Flattening Yield Curve: Should I Be Worried?

July 26, 2018

Flattening Yield Curve: Prognosticator of Doom?

If you read or watch the news, you have probably heard several prognosticators predict that the next recession is looming, and to head for the hills. Recently doom predictors have been focused on the flattening yield curve. It’s true a flat yield curve has been present in all 7 of the US recessions since the 1960’s. However, what’s also true is the yield curve has flattened in the past without a recession.

What is the yield curve?

The yield curve is the graphical representation of the different yields from different maturities of bonds. Generally, people refer to the US Treasury securities when they refer to the yield curve.

Below is the yield curve as of July 17, 2018 (green), as well as the yield curve from July 17, 2017 (blue) and July 17, 2016 (red).

As illustrated above, generally the longer the maturity on a bond (the further right you go on the above graph), the more yield you get. However, when the yield curve “flattens,” the additional yield you receive for holding longer term bonds diminishes. As you can see, over the last 2 years, the yield curve has flattened considerably.

As mentioned above, flat yield curves have come and gone without a recession. However, it is also possible for the yield curve to “invert.” An “inverted” yield curve is when longer dated bonds yield less than shorter dated securities. This is both counterintuitive and rare. Additionally, the yield curve has “inverted” prior to each of the last 7 recessions in the US. The below graph shows the spread, or difference, between the yield on 10-year Treasury Notes versus 2-year Treasury Notes. When the chart dips below zero, that is considered an “inversion,” and indicates times when investors are getting more yield on shorter term bonds than longer term bonds – a potential warning sign.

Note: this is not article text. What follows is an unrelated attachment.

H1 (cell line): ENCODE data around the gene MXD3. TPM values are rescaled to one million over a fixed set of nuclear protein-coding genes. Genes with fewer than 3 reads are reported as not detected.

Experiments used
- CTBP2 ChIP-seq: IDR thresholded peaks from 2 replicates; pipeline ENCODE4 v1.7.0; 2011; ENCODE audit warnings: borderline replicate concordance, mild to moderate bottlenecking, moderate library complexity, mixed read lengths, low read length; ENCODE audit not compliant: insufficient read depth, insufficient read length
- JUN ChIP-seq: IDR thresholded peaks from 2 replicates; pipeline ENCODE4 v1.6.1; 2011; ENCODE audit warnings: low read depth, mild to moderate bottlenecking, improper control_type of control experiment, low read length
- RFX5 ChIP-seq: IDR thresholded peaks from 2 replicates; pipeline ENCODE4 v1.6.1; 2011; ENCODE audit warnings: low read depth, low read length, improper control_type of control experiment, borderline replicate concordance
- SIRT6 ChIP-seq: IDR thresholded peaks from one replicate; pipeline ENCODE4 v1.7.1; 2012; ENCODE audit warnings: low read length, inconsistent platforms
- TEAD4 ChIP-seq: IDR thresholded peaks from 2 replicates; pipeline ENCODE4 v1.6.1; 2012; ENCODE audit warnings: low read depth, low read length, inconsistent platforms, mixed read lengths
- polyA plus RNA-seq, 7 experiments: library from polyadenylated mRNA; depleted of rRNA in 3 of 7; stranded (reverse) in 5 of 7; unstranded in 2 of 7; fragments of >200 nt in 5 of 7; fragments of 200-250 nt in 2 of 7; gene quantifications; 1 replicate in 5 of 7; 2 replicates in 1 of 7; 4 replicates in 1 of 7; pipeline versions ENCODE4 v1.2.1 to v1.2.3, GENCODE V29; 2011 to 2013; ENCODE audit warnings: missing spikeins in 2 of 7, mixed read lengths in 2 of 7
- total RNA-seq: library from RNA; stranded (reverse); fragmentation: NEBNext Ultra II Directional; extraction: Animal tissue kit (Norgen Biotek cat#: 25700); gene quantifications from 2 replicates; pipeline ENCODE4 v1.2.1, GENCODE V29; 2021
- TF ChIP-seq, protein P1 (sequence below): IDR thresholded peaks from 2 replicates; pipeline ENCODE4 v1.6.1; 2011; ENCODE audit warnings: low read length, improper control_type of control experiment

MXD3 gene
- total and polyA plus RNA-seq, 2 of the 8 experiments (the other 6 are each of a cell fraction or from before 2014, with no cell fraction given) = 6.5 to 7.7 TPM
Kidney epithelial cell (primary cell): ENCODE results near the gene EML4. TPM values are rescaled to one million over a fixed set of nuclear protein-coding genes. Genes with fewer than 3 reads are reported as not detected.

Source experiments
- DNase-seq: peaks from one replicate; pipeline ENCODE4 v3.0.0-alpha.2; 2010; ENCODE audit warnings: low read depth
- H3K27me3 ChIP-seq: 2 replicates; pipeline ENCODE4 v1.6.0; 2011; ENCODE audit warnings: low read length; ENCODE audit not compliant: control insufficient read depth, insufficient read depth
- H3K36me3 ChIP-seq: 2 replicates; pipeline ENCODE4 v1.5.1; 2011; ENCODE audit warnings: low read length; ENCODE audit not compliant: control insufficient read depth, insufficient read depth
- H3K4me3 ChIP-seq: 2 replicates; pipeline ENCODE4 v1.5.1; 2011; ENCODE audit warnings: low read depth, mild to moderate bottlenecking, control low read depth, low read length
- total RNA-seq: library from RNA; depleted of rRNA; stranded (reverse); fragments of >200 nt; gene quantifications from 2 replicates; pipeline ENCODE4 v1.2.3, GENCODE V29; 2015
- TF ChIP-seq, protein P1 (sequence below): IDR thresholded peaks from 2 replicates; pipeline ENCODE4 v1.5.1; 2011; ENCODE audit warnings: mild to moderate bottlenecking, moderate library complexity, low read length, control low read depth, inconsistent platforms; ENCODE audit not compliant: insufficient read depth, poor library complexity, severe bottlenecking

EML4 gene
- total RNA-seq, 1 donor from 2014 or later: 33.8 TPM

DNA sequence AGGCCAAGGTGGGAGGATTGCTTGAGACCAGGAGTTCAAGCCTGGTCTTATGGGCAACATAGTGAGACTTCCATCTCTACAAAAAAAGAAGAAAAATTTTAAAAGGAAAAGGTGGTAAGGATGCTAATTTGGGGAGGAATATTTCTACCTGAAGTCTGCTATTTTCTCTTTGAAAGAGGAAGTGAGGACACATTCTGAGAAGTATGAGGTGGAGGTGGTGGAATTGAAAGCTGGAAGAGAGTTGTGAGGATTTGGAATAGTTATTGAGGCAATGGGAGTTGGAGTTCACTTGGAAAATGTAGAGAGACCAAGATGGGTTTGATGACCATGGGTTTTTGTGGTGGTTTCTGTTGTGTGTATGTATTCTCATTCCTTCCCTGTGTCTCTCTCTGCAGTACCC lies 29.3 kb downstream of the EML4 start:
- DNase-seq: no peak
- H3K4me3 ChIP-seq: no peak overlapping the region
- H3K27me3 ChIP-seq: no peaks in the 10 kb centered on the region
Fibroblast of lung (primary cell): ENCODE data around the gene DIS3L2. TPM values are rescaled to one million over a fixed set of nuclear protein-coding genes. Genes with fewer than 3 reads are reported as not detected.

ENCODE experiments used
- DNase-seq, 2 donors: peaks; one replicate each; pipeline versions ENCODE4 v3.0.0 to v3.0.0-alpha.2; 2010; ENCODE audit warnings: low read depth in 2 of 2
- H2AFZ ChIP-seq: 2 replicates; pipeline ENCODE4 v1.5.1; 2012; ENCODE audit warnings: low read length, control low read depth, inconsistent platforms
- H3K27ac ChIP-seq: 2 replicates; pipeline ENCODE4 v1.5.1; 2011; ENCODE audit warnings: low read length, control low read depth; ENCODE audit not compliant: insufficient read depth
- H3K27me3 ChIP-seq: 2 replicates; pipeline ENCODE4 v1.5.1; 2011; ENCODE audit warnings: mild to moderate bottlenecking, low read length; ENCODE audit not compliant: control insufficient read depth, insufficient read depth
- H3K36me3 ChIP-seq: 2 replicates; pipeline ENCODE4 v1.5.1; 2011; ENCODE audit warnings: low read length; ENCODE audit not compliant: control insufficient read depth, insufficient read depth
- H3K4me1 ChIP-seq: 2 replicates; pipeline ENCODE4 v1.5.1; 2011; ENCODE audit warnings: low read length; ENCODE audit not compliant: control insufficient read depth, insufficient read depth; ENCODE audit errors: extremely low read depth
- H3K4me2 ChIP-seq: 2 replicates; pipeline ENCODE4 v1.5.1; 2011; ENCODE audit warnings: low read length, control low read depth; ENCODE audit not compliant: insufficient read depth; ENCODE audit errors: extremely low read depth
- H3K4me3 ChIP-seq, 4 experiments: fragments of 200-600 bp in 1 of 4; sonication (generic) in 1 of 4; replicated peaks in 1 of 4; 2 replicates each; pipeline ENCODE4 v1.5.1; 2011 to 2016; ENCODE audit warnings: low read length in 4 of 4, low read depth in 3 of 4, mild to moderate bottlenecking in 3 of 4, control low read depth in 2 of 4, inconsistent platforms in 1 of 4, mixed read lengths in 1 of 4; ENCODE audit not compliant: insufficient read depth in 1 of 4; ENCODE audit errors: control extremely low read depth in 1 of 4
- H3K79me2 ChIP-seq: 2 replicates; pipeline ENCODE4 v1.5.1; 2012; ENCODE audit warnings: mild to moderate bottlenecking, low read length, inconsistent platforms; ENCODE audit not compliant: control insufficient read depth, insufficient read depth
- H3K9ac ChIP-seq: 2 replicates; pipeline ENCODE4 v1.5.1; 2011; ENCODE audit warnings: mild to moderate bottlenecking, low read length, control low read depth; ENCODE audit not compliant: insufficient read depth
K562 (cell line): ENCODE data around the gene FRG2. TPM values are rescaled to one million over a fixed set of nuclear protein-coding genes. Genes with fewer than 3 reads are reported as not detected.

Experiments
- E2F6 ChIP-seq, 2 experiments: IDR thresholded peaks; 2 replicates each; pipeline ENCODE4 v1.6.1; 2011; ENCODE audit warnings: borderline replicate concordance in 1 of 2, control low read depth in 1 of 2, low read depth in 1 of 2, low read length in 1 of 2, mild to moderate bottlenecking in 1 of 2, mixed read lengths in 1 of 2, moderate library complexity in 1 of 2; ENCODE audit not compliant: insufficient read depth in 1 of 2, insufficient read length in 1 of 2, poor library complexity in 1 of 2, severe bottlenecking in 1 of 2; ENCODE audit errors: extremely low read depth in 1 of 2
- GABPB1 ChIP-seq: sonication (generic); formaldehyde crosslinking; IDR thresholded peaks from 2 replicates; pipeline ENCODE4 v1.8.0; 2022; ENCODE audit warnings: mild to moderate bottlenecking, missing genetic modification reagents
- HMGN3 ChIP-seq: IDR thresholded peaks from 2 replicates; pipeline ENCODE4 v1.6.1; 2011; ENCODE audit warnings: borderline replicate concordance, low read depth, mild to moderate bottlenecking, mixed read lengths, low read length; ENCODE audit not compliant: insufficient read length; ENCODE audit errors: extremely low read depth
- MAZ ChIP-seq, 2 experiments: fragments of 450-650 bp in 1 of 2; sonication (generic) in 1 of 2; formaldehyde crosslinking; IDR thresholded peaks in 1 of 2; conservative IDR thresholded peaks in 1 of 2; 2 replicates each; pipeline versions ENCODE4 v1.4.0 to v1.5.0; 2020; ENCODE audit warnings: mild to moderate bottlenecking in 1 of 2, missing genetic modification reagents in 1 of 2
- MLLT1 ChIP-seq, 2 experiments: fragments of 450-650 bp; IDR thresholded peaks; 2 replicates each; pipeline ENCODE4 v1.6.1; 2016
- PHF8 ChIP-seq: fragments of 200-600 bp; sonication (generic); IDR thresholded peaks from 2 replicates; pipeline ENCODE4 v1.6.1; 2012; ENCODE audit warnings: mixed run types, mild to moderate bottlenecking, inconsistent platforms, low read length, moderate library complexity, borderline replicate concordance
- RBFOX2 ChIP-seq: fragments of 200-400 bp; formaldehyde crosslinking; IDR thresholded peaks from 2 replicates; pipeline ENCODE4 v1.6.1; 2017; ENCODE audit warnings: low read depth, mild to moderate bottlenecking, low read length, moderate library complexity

If yield curve inversion is so predictive, and we have a flat yield curve today, should we be heading for the exit? Probably not. As mentioned above, a merely flat yield curve does not always indicate an imminent recession. Additionally, even if the yield curve were to invert, there would not be an instantaneous recession. Since 1980, a yield curve inversion has preceded a recession by an average of nearly one and a half years. See below:

Goldman Sachs research indicates that in the year prior to recessions, average equity returns are approximately 8% (Source: GSAM, NBER, Bloomberg). In the 2 years prior to a recession, returns are nearly 21%. This is a lot of return to potentially give up in the face of a recession that is not likely right around the corner.

Additionally, it warrants mentioning that a number of other indicators point to a still healthy economy. Corporate earnings are strong, unemployment is low, and consumer sentiment remains high.

Conclusion: What Should I Do?

It is tempting to succumb to headlines predicting imminent doom. The better path is to stay patient and disciplined with a balanced portfolio. If you were to pull out of the market every time the yield curve inverted, you would miss out on returns in excess of 8% on average.